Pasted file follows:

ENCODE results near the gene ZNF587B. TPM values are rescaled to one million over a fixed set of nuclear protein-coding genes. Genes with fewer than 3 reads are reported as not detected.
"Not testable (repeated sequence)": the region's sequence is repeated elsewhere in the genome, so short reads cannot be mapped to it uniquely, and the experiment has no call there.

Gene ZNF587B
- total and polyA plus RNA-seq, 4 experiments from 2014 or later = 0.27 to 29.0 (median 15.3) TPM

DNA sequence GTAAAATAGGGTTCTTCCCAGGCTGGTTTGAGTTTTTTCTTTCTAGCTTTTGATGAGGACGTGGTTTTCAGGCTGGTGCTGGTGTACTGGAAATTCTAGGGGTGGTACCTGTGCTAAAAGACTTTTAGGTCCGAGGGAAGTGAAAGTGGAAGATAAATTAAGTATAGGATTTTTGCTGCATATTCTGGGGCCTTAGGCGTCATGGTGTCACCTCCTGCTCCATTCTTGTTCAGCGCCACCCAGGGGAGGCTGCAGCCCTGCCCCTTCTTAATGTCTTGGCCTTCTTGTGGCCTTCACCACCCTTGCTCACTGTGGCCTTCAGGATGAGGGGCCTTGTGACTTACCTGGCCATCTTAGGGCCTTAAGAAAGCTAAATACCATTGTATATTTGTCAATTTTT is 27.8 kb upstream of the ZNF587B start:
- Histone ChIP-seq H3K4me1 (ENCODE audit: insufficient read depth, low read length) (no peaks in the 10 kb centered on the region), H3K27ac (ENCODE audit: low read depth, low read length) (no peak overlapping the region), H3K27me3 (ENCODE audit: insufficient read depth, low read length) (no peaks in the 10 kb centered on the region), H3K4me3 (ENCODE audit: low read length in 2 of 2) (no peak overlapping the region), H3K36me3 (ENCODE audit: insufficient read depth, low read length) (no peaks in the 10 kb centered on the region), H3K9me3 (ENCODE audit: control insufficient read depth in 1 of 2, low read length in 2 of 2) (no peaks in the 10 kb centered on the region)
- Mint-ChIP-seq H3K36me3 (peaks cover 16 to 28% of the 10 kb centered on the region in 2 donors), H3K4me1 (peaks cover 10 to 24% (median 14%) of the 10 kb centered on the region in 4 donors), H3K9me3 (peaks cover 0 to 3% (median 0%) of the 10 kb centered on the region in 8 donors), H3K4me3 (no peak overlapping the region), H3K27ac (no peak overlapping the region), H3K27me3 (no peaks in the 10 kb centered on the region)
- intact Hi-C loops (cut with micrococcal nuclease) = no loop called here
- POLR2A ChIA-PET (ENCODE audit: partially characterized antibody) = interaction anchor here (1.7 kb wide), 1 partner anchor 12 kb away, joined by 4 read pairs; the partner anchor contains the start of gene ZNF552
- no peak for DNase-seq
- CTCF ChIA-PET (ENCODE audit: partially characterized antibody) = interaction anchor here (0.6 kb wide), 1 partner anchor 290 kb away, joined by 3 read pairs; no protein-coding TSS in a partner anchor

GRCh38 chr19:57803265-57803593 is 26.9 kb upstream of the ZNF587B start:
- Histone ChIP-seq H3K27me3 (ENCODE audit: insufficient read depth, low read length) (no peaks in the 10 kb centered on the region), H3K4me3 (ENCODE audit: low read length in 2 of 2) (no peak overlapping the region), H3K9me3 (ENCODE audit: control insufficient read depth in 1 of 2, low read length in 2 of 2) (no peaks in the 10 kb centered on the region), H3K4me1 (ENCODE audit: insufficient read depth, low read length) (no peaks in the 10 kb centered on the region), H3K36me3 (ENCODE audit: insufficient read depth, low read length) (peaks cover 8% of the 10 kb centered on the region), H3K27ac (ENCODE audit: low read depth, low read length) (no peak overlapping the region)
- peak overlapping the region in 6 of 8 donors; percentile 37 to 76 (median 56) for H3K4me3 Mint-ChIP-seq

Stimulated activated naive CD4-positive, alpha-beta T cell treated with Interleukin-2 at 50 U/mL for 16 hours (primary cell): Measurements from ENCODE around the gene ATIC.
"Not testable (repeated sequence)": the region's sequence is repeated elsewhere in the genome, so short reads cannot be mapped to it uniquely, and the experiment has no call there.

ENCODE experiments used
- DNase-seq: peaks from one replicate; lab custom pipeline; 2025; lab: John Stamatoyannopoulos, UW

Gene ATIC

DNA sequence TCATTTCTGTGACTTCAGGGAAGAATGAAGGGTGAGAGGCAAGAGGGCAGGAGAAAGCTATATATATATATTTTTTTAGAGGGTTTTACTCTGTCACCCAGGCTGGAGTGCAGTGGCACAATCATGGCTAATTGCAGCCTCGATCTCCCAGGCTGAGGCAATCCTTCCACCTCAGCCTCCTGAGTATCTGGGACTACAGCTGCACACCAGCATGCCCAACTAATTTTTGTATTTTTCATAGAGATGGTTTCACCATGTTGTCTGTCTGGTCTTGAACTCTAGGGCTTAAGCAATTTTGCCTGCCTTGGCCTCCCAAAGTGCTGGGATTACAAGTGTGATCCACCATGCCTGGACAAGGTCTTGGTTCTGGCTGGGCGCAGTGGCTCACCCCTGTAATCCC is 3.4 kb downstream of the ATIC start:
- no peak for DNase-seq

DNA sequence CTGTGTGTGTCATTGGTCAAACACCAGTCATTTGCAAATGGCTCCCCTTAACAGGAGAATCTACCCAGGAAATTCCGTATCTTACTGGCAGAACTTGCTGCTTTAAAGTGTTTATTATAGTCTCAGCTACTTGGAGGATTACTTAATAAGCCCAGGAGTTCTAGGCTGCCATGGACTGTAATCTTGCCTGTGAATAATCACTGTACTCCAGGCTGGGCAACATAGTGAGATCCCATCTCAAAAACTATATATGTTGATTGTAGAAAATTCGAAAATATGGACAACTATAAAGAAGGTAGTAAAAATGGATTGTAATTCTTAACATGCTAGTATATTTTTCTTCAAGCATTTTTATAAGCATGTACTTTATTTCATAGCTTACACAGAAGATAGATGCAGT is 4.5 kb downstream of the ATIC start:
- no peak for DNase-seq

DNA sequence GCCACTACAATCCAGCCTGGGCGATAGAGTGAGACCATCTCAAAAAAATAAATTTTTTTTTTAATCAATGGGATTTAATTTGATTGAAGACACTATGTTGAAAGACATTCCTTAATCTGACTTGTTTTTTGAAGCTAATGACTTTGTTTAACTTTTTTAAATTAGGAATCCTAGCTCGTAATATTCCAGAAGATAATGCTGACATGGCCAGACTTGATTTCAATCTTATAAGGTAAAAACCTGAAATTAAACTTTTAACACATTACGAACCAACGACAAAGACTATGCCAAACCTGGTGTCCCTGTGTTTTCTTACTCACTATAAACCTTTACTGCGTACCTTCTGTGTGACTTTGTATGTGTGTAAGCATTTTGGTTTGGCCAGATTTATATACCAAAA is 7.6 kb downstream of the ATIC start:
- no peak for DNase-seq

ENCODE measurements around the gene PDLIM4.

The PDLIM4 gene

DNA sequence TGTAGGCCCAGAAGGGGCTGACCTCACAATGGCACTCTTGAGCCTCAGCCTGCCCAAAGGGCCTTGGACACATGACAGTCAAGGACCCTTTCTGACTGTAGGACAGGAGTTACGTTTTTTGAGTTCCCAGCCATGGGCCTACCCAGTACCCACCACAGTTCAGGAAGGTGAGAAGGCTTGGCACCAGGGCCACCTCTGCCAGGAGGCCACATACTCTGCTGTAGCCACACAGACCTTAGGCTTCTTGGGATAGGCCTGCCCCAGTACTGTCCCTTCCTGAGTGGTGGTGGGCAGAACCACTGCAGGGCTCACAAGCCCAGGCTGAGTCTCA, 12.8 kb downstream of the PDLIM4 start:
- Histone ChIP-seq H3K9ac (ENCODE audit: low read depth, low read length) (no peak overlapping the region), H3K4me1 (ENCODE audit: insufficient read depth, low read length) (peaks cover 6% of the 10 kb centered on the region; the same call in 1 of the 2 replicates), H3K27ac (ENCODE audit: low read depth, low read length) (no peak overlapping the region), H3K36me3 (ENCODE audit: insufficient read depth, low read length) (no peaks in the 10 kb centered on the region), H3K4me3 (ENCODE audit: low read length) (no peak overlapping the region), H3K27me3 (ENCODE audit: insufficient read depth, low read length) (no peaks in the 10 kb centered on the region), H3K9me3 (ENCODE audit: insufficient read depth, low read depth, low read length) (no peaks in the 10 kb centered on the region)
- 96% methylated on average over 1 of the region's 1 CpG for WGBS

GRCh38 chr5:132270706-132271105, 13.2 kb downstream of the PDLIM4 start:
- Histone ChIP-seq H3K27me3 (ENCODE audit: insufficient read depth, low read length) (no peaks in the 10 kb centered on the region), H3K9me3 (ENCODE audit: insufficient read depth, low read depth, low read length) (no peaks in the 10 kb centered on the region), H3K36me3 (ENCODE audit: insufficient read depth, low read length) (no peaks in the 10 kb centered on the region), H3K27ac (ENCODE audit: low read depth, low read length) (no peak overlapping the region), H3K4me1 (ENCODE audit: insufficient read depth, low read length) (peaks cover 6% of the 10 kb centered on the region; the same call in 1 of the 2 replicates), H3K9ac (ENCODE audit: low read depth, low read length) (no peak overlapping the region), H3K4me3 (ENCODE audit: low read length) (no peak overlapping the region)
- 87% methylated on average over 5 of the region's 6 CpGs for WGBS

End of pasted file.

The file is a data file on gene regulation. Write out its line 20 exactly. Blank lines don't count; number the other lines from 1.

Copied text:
DNA sequence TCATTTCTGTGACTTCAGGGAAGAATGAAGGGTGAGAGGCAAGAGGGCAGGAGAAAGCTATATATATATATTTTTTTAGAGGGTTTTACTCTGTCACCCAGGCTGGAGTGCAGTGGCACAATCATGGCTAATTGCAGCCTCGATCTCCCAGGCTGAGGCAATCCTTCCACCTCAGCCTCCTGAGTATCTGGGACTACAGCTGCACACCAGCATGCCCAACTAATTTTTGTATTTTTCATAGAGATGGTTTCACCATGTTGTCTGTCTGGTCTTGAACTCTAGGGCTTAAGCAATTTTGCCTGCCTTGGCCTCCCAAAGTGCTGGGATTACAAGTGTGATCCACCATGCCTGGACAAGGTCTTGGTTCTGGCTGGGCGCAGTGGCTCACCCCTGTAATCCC is 3.4 kb downstream of the ATIC start: